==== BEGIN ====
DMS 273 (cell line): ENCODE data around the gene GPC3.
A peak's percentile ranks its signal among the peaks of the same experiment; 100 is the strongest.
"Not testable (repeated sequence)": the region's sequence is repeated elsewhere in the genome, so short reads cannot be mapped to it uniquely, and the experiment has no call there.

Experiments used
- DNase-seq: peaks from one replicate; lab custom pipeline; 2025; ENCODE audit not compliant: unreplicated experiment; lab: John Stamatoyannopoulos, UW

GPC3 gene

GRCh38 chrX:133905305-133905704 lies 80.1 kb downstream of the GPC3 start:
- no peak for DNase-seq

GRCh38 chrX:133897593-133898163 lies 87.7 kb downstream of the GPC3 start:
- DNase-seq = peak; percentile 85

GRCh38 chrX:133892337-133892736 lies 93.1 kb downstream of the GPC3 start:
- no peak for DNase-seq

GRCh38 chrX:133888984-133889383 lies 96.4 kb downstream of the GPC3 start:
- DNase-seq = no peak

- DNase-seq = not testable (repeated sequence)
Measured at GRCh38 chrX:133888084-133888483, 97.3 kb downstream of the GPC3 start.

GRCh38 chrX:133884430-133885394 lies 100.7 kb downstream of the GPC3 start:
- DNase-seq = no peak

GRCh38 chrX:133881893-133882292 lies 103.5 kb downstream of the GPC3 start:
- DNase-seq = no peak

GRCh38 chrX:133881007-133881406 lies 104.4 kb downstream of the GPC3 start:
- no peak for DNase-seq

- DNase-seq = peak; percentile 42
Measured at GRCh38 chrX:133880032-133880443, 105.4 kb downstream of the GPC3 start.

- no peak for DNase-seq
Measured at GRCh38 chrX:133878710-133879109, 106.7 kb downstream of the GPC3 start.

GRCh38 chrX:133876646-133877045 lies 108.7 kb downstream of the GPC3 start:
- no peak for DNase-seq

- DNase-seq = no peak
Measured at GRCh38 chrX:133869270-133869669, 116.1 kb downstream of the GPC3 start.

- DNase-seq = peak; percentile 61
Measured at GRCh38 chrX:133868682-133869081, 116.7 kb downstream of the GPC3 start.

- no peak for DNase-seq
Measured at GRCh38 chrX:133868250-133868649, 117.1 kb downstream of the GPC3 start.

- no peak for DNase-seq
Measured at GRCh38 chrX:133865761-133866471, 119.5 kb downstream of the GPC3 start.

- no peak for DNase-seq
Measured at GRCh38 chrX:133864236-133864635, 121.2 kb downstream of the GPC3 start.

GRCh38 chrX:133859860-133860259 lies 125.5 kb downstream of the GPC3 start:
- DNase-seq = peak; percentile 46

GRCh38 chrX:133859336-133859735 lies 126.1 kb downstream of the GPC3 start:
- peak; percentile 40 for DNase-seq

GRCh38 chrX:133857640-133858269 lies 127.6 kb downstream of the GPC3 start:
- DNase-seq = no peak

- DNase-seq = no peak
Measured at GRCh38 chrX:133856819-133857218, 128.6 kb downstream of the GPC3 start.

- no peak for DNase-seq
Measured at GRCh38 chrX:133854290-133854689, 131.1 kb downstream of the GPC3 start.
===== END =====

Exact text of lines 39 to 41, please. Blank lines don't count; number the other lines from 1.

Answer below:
GRCh38 chrX:133859860-133860259 lies 125.5 kb downstream of the GPC3 start:
- DNase-seq = peak; percentile 46

GRCh38 chrX:133859336-133859735 lies 126.1 kb downstream of the GPC3 start: